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Sex- and cohort-specific life-history strategies in Mongolian gerbils (Meriones unguiculatus)

LIU, Wei, ZHONG, Wen-qin, WAN, Xin-rong
Journal of arid environments 2017 v.146 pp. 18-26
Meriones unguiculatus, adults, breeding season, dry environmental conditions, ecology, females, gerbils, life history, longevity, monogamy, prediction, sexual selection, spring, summer, trapping, winter, China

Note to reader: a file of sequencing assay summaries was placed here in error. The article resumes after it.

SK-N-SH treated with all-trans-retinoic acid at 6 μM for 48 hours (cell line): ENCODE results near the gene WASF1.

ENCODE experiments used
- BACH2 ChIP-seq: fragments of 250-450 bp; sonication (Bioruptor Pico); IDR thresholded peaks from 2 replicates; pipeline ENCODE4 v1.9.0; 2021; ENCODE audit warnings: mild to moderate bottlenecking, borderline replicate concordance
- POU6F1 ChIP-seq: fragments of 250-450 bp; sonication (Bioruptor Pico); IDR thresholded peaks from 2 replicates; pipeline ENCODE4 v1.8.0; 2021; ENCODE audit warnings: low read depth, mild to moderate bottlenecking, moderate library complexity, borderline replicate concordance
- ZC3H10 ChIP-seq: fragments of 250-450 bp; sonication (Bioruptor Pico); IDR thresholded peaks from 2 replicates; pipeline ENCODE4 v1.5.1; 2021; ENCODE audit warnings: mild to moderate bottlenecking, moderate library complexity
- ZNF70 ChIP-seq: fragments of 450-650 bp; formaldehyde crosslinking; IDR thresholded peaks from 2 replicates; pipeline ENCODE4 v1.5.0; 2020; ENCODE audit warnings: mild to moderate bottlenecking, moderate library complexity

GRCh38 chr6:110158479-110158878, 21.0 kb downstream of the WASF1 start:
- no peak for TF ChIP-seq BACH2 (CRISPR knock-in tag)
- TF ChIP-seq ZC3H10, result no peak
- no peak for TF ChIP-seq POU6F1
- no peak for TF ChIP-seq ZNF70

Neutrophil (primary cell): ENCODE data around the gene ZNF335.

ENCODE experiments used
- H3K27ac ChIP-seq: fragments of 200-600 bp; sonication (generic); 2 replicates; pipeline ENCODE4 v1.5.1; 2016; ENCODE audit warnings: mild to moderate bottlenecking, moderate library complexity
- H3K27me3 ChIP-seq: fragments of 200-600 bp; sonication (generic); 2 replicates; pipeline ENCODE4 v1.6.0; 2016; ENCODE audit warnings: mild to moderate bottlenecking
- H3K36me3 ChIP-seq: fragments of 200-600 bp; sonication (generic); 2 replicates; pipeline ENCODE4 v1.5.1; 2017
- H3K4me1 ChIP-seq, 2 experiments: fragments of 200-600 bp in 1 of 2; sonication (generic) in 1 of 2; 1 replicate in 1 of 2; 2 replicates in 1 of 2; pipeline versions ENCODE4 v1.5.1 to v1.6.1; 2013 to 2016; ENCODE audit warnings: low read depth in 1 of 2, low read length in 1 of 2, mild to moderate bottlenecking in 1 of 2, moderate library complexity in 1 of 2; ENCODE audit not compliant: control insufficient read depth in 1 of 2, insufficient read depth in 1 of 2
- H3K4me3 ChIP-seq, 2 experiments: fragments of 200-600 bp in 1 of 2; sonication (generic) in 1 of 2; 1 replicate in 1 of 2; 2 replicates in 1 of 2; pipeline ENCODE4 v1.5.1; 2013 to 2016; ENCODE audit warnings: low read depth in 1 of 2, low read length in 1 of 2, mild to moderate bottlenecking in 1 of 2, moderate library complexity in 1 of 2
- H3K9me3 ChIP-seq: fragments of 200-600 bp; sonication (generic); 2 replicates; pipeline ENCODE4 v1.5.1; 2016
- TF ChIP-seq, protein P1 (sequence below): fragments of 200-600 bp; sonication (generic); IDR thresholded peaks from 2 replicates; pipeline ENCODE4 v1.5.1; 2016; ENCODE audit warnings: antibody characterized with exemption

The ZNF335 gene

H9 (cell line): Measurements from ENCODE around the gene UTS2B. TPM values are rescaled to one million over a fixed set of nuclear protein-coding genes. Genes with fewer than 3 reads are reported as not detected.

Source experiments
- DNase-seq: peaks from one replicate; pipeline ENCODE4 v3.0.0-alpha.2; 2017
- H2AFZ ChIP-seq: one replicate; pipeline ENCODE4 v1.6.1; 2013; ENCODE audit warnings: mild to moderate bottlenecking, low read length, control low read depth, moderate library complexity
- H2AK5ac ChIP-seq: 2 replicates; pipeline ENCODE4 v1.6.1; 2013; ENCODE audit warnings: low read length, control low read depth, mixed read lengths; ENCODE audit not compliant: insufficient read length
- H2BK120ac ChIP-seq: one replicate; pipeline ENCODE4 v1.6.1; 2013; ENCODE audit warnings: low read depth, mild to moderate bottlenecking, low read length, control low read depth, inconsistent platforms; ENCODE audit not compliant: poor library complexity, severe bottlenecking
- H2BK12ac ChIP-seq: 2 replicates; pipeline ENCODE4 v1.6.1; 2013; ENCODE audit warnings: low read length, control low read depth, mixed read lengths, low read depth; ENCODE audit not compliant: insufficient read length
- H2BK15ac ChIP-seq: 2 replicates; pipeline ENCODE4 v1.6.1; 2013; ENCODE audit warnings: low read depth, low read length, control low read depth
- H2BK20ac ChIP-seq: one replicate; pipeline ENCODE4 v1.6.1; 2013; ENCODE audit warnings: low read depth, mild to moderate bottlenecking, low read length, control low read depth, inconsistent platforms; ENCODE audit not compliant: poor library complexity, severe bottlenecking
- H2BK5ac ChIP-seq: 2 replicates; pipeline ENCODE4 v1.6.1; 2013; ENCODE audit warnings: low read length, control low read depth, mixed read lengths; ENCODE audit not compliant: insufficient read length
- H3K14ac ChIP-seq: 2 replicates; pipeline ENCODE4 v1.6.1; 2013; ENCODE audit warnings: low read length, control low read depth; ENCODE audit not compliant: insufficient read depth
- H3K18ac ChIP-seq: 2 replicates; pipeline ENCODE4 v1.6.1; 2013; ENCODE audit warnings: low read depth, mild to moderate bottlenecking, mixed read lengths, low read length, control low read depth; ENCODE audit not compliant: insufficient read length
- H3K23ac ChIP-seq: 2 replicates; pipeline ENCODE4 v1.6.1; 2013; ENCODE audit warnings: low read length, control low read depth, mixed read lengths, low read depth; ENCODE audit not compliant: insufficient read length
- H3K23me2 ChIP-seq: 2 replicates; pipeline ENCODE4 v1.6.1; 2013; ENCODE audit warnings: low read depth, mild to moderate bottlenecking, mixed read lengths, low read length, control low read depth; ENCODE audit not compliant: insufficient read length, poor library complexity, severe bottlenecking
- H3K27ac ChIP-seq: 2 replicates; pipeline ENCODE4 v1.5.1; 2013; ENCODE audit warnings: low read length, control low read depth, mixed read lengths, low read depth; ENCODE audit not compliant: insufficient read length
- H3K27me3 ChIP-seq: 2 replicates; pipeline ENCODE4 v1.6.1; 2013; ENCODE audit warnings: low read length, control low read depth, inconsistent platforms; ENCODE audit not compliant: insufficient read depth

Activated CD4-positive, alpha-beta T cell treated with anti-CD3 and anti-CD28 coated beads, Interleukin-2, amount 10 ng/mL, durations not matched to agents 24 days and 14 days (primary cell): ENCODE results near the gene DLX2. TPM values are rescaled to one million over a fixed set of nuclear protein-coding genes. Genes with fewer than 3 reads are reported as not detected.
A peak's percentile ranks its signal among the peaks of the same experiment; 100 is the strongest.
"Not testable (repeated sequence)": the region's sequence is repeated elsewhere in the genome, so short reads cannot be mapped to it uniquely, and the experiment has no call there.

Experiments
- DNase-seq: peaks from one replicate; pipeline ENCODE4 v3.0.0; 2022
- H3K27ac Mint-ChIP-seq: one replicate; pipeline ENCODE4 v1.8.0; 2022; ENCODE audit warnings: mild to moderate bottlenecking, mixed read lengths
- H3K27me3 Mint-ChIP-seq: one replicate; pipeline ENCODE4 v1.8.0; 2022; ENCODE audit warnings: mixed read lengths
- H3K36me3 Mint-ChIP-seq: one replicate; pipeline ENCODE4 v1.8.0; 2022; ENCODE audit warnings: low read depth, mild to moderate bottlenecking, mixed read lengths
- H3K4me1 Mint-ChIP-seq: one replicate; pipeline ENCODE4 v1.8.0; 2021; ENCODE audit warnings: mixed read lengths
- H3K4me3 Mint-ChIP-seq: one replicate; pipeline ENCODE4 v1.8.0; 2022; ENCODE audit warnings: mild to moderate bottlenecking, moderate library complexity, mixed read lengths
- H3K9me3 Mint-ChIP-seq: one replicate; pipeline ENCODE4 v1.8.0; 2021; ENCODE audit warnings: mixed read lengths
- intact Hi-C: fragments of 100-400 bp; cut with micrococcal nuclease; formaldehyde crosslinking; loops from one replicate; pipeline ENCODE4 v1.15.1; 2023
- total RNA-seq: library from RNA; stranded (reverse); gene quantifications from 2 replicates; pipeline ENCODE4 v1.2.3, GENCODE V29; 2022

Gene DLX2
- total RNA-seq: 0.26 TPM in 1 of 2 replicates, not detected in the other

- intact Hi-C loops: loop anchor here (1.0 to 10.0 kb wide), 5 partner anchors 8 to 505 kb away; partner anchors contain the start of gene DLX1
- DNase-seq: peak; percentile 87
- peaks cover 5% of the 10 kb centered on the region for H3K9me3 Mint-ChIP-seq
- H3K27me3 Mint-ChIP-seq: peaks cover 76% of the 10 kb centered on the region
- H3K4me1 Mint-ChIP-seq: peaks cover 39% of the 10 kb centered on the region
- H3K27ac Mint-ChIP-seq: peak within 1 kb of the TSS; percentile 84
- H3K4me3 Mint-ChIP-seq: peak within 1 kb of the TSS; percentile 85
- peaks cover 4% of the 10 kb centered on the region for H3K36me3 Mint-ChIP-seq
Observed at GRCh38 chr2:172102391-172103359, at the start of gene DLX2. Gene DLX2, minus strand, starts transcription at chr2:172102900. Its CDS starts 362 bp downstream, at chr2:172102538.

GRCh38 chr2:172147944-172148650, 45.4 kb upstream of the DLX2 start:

Information on life-history traits is crucial for understanding rodent evolution, ecology, and behavioral strategies. Here, we report on the results from a 4-year study that collected data on the sexual and seasonal cohort (winter C1, spring C2, and summer C3) life-history traits of Mongolian gerbils (Meriones unguiculatus) maintained in a natural enclosure, using monthly live trapping, in Inner Mongolia (China). We found no sexual differences in the observed longevity, age of maturity, potential reproductive life span, or dispersal in the year of their birth, apart from a male-biased dispersal after gerbils overwintered as adults. Nevertheless, we did find cohort-specific life-history patterns in the above traits; for example, the C1 females matured at a significantly earlier age than did the C2 and C3 females, while the C3 gerbils commonly delayed their reproduction to the following year. Moreover, 21.7% of C1 and 6.1% of C2 females bred more than one litter, yet none of the C3 females did so during their birth-year breeding season. The average number of litters per female of C1 was greater than that of either C2 or C3 in their birth-year breeding season. Our results suggest that sex-specific life history traits may align with the predictions of sexual selection and the monogamy system hypothesis in Mongolian gerbils. In addition, the seasonal cohort-specific life-history traits revealed here lend support to the hypothesis of an adaptive switching behavior—from fast to slow development in the later-born gerbils—as opposed to the hypothesis of direct environmental limitation, although the slight inter-annual variation detected is consistent with the precipitation constraints.